Just south of Zürich’s centre, on the lake that shares the city’s name, is one of Switzerland’s most beautiful swimming spots the Strandbad Wollishofen. Constructed in 1939 by noted municipal architect Hermann Herter, Wollishofen was considered modern when it was built and it is timeless now.
Numerous formal places for swimming dot the shore of Lake Zürich and the Limmat and Sihl rivers, along with a number of informal points of entry. Many of Zürich’s Badi were built at the turn of the 19th century, when public hygiene became an urban concern. Over time they turned into an important recreational focus for the city and their designs changed in response. By the time Wollishofen was built, the bath reflected this shift.
The outdoor public baths count more than a million visits a year and in response the city renews them periodically. In 2014, following an open competition won by Nusus Architekten, Wollishofen was stripped back to its original design. Years of additions, including a plastic shield under the circular roof, were removed. The substantial changing rooms, appropriate for prewar mores, were reduced in size to make more space for dining and events. The finishes were restored and additions are both respectful of the historical structure and suitably contemporary.
The Badi is both a city amenity and a beloved neighbourhood fixture. Strandbad Wollishofen was closed for six months during the renewal and many reacted with dismay at the thought of journeying about a kilometre to the next Badi, Mythenquai. “This is like a second home for many people,” says Norbert Niedermann, one of the partners of Nusus. Fortunately by the summer of 2014 the work was complete and the **Badi* reopened.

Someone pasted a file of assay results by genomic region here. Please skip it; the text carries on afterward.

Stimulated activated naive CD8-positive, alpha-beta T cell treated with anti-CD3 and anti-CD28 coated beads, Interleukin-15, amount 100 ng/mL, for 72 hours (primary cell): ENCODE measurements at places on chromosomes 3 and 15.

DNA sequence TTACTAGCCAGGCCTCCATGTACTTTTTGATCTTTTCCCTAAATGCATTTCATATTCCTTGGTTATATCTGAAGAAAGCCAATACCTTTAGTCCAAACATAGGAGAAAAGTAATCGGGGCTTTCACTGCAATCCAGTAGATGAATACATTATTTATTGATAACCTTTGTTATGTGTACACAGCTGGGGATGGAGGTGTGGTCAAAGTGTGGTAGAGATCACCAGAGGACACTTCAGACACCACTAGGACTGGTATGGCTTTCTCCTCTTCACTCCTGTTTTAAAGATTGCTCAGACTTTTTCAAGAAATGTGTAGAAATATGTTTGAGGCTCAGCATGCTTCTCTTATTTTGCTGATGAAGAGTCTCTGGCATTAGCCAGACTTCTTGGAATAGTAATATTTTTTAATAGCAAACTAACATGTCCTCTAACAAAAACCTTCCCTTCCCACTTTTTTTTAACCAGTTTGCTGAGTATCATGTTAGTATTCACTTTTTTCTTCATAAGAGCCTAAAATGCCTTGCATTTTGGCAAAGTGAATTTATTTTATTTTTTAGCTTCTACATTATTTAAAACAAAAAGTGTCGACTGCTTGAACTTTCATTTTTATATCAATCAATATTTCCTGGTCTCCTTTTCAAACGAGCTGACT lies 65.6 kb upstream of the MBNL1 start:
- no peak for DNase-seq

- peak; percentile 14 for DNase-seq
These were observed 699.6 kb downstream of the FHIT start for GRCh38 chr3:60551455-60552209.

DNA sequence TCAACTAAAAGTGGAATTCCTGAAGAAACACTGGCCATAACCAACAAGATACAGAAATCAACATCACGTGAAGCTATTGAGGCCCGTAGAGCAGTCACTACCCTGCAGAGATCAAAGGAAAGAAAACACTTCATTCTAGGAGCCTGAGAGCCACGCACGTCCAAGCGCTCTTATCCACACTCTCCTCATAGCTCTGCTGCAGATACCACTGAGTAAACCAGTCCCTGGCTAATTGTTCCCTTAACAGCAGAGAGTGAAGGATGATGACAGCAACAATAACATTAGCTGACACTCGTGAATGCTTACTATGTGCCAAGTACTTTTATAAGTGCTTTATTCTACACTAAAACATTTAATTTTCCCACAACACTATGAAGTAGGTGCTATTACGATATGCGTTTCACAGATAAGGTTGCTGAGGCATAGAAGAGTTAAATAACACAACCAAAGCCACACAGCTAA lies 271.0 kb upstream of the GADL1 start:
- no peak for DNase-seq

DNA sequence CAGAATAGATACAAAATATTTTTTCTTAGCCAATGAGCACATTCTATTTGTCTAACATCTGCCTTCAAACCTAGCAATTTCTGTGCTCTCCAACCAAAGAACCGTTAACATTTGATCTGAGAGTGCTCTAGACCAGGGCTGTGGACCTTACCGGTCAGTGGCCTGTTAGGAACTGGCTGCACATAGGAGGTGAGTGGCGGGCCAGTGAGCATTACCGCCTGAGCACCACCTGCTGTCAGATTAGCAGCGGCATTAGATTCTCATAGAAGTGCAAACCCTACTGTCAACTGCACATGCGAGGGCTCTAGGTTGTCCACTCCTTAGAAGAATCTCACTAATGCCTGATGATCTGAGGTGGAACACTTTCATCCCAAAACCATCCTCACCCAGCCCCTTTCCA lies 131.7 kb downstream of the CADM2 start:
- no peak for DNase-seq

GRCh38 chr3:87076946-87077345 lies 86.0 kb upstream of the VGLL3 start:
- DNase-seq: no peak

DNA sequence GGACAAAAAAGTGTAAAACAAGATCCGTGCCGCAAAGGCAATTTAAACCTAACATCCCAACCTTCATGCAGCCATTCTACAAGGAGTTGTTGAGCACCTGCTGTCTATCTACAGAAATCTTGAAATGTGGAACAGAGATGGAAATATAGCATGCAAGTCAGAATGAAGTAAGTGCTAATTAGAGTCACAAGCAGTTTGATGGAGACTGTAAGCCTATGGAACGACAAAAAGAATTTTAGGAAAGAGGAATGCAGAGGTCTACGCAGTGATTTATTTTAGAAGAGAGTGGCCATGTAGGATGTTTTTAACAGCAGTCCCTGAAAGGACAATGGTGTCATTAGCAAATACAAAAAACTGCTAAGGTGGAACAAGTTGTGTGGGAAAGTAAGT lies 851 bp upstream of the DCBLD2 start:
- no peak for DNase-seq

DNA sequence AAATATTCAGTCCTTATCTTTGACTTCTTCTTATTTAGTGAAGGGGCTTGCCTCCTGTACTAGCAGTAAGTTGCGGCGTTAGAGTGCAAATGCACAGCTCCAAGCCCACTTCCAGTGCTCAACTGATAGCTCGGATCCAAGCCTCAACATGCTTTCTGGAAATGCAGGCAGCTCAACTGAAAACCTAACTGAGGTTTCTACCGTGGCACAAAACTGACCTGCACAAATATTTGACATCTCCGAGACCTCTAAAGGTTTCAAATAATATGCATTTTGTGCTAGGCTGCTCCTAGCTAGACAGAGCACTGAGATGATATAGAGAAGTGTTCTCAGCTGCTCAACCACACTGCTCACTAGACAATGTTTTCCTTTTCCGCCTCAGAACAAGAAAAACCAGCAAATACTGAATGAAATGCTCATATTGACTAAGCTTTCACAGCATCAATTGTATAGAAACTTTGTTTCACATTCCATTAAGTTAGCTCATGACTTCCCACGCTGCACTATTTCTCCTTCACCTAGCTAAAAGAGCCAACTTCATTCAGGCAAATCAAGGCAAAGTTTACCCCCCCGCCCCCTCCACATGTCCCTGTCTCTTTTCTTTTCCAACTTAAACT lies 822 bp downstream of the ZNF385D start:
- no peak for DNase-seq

Joining the early-morning swim crowd, dominated by both the retired and athletic sets, you can swim the lake from Badi to Badi, coming ashore for breakfast or a nap in the sun. In the evening a number of the baths transform into waterside bars as the cool air keeps the surfaces dry and many a giggly, shivering night-swimming adventure is made. But the prime time of the Badi is midday, as the office set shares space with children, attending parents and those lucky enough to enjoy the space whenever they wish. At Wollishofen you can linger over a lunch of crispy fried fish and chips and a cold bottle of Rivella or beer, spread out a fashionable Turkish-style towel on the lawn and consider a digestive swim. This is all before your afternoon of back-to-back meetings and is perhaps something that’s only possible in Zürich.